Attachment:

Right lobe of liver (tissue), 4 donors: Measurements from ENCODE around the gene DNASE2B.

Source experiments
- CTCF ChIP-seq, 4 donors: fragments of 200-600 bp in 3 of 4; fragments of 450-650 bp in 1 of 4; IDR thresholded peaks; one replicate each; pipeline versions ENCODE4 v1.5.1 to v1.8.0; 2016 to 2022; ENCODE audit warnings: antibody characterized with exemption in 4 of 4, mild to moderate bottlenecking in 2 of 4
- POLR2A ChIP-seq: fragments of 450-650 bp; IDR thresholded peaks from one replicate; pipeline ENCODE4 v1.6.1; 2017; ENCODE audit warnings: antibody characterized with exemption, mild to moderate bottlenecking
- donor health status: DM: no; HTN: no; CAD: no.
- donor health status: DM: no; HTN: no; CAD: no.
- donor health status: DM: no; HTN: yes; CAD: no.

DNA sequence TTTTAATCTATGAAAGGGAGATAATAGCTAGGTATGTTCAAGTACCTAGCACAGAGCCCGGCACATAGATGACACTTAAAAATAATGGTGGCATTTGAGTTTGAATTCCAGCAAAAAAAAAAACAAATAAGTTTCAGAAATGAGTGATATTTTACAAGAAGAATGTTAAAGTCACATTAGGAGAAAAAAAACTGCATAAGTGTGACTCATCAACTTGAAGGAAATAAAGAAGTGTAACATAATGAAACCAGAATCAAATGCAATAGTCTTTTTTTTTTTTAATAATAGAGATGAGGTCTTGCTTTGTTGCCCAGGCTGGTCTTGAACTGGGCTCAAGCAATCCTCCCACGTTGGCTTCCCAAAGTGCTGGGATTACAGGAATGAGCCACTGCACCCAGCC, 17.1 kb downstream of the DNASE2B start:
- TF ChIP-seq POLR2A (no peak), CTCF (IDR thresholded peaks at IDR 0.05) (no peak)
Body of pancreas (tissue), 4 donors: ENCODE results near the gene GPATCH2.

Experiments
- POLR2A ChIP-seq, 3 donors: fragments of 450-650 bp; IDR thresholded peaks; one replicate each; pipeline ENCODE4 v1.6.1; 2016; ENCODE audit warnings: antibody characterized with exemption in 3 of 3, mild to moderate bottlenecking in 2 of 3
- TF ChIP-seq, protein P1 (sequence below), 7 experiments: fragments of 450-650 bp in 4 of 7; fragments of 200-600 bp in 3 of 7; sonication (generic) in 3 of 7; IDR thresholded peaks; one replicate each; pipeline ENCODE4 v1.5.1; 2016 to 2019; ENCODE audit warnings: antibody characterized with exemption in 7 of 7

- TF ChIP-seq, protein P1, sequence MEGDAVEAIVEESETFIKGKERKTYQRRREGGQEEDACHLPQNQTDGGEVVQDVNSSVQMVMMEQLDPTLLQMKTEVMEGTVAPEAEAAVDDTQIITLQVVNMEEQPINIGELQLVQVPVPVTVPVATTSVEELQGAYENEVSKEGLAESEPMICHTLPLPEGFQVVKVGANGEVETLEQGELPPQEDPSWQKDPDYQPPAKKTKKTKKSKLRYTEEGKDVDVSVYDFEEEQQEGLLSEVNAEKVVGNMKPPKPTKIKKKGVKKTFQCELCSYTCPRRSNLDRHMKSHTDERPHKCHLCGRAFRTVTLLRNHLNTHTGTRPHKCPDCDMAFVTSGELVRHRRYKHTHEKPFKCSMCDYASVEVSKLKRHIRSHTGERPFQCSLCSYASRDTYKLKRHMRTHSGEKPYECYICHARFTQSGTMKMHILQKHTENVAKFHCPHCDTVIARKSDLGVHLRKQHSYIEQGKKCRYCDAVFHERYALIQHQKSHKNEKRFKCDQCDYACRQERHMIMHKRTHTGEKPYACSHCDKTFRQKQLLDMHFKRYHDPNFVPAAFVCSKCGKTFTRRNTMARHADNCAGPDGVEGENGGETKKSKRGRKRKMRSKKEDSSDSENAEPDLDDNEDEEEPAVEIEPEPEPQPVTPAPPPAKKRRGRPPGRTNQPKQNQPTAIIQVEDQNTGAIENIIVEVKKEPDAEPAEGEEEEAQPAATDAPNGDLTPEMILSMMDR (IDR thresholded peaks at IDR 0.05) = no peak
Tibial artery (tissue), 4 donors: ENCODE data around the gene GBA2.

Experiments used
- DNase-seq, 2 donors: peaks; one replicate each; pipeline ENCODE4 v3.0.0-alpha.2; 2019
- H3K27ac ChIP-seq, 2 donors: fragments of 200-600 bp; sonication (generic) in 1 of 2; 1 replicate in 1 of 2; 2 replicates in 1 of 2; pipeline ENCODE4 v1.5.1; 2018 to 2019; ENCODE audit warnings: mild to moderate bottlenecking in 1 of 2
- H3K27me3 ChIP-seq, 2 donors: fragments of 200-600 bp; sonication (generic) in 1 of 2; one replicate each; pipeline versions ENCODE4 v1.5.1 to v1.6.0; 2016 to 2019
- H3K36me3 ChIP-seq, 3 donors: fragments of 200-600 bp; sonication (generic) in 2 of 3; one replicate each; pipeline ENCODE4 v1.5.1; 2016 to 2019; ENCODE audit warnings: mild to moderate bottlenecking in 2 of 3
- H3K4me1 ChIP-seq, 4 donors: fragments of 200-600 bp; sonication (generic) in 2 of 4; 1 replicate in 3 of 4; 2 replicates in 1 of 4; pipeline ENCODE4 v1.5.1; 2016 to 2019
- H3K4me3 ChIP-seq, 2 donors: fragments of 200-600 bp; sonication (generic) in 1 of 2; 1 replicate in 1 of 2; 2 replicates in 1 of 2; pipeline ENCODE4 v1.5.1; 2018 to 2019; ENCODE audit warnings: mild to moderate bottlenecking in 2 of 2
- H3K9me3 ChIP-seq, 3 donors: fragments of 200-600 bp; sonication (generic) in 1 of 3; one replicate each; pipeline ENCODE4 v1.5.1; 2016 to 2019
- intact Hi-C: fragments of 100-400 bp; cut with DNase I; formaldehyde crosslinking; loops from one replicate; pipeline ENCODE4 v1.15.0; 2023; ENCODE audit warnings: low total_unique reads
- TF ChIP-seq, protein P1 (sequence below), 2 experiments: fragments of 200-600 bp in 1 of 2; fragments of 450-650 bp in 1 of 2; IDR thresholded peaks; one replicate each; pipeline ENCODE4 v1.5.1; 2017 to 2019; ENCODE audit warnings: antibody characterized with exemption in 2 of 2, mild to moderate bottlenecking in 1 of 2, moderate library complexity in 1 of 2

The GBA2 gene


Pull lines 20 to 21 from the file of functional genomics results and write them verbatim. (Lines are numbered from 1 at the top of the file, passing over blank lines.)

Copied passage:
- H3K36me3 ChIP-seq, 3 donors: fragments of 200-600 bp; sonication (generic) in 2 of 3; one replicate each; pipeline ENCODE4 v1.5.1; 2016 to 2019; ENCODE audit warnings: mild to moderate bottlenecking in 2 of 3
- H3K4me1 ChIP-seq, 4 donors: fragments of 200-600 bp; sonication (generic) in 2 of 4; 1 replicate in 3 of 4; 2 replicates in 1 of 4; pipeline ENCODE4 v1.5.1; 2016 to 2019